The BBC has set into motion the full court press of Doctor Who’s 50th anniversary. The show is listed in the Guinness Book of World Records as the longest running science fiction television program in the world.
From merchandizing to multi-media content to a sneak preview at this year’s San Diego Comic-Con, all roads lead to the 50th Anniversary Episode, to be shown on BBC One and BBC America on November 23rd 2013.The episode will also be available in 3D, both via a BBC channel and by cinema screenings as the episode is broadcast on television.The BBC intends to broadcast the episode in all available countries simultaneously and is set to be the world’s biggest drama simulcast.
The folks at the BBC have kept many details of the 50th anniversary episode under tight wraps, but they have released some teaser tidbits to keep fans wanting for more. At the top of the list is news that David Tennant and Billie Piper will join Matt Smith and Jenna-Louise Coleman (the current Doctor and companion) in the special. Also marked to co-star is John Hurt, revealed as a previously unknown incarnation of the Doctor in The Name of the Doctor the last episode in Series 7.
Tennant was last seen as the Doctor on January 1st, 2010 in The End of Time. This is not the first instance previous incarnations of the Doctor have met each other in anniversary specials: The Three Doctors saw William Hartnell, Patrick Troughton, and Jon Pertwee share the screen for the show’s 10th anniversary special; the 20th anniversary special The Five Doctors saw Tom Baker (in then-previously unreleased footage) and Peter Davison as the Fourth and Fifth Doctors, respectively, join in on the fun. Original Doctor, William Hartnell had since passed on, and Richard Hundall took on the role for The Five Doctors.
However, there are grumblings from Who fans for the BBC to include the previous actors in the upcoming special. As of April 2013, former Doctors Colin Baker, Sylvester McCoy and Paul McGann revealed they weren’t involved in the anniversary special, as they were in Australia attending sci-fi conventions while the episode was being filmed. Ninth Doctor Christopher Eccleston declined to take part in the special (and he also declined to return as the Doctor for a second series when the show was revived in 2005).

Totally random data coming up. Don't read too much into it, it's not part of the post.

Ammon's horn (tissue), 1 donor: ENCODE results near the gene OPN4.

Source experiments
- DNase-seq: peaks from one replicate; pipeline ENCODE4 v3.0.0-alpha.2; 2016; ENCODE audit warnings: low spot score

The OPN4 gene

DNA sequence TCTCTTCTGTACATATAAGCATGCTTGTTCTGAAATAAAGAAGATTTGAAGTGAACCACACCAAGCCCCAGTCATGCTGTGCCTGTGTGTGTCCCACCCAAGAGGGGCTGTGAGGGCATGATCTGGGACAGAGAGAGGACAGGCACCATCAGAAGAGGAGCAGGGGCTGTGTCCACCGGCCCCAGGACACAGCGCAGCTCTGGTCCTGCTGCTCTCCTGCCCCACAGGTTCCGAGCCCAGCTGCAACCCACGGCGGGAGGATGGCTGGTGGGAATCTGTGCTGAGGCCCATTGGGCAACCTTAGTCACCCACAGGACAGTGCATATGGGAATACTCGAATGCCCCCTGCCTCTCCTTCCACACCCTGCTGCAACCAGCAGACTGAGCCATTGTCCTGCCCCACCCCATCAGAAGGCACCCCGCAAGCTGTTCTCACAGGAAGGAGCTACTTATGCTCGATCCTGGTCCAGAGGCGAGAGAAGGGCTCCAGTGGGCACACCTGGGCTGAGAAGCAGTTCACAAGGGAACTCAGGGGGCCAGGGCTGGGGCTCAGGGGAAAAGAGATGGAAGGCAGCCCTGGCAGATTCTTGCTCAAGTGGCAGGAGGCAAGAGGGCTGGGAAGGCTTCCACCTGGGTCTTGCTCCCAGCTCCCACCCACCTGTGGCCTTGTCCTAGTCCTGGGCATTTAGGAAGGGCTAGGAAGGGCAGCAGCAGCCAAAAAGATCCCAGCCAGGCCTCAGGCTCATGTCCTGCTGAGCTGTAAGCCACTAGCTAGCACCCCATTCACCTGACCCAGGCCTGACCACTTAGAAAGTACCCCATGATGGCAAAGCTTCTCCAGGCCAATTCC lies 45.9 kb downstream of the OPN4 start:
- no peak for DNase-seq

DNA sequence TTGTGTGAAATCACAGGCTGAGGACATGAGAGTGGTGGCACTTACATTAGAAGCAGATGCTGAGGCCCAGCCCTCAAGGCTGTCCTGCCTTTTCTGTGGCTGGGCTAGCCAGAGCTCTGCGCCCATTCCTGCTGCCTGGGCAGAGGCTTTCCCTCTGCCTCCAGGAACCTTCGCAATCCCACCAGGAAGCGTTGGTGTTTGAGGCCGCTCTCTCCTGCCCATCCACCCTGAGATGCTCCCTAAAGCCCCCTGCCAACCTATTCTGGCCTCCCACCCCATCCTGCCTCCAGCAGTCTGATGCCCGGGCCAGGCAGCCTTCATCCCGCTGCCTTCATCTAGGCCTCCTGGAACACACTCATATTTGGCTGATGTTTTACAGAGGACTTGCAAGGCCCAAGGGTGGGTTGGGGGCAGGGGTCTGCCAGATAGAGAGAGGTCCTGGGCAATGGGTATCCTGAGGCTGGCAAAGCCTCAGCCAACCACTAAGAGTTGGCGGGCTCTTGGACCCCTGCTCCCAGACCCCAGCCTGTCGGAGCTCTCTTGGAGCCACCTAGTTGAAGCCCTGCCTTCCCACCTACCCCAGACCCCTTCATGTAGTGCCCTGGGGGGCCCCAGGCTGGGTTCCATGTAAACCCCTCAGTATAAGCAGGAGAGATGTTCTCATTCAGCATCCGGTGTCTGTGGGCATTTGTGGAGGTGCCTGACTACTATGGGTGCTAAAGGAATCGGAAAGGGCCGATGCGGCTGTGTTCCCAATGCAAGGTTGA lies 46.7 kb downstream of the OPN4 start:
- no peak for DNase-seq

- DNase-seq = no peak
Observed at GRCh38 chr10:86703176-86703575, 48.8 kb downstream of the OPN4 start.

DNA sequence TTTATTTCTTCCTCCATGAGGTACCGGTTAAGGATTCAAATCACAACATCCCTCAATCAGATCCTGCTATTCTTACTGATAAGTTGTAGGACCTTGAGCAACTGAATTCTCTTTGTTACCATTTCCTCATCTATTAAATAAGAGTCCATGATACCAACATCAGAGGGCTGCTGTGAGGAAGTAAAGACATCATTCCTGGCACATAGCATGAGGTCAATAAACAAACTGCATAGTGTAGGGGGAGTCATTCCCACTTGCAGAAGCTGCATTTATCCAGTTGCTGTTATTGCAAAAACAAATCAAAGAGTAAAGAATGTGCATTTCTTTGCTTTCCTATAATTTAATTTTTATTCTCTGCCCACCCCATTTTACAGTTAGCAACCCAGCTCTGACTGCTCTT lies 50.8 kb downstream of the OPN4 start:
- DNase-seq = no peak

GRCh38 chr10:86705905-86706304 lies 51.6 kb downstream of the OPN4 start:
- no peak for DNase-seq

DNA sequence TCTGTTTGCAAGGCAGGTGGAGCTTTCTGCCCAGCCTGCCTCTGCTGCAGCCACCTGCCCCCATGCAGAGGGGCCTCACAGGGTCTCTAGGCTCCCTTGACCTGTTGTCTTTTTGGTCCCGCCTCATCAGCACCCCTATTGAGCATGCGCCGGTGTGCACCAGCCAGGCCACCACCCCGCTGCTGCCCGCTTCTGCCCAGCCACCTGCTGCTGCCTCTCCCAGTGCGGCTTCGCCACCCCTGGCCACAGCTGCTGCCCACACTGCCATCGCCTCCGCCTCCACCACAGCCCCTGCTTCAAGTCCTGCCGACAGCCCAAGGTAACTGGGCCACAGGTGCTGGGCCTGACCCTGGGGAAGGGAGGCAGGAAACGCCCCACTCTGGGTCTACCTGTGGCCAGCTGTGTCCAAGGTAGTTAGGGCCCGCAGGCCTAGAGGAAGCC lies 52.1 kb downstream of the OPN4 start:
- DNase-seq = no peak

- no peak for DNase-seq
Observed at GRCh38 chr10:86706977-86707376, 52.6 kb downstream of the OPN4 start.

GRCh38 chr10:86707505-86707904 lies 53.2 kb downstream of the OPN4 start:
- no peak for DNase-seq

That being said, Radio Times reported in July 2013 that the “50th anniversary show will feature one of the five former doctors who wielded the Sonic Screwdriver before the Eccleston reboot”, which, according to sources, means either Paul McGann, Tom Baker, or Peter Davison will be in the episode alongside Tennant and Smith’s Doctors.
Perhaps the former Doctors were asked by the BBC to keep mum about their involvement, and there certainly is enough time between April and November to fit the schedules of the actors. However, Hartnell, Troughton and Pertwee have since died and obviously problematic to work an eleven Doctor story with the first three actors gone. What is that, you say? Use previous footage? It has been done before, and who knows what the BBC has planned.
The BBC have announced that the Dalek’s, the Doctor’s most famous foes, will return for the anniversary episode, alongside the Zygons, shape-shifting aliens seen only once in a 1975 Tom Baker era episode. Steven Moffat, lead writer and executive producer, said “The Doctor once said that you can judge a man by the quality of his enemies, so it’s fitting that for this very special episode, he should be facing the greatest enemies of all.”
The Big Push
The BBC is promoting Doctor Who’s 50th anniversary with an extensive range of tie-in merchandising. Big Finish Productions’ 50th anniversary audio adventure – The Light at the End – will be released on a limited edition vinyl featuring the Fourth, Fifth, Sixth, Seventh and Eighth Doctors. Tom Baker, Peter Davison, Colin Baker, Sylvester McCoy and Paul McGann star together for the first time on audio, which is also available as a two disc or special edition CD set.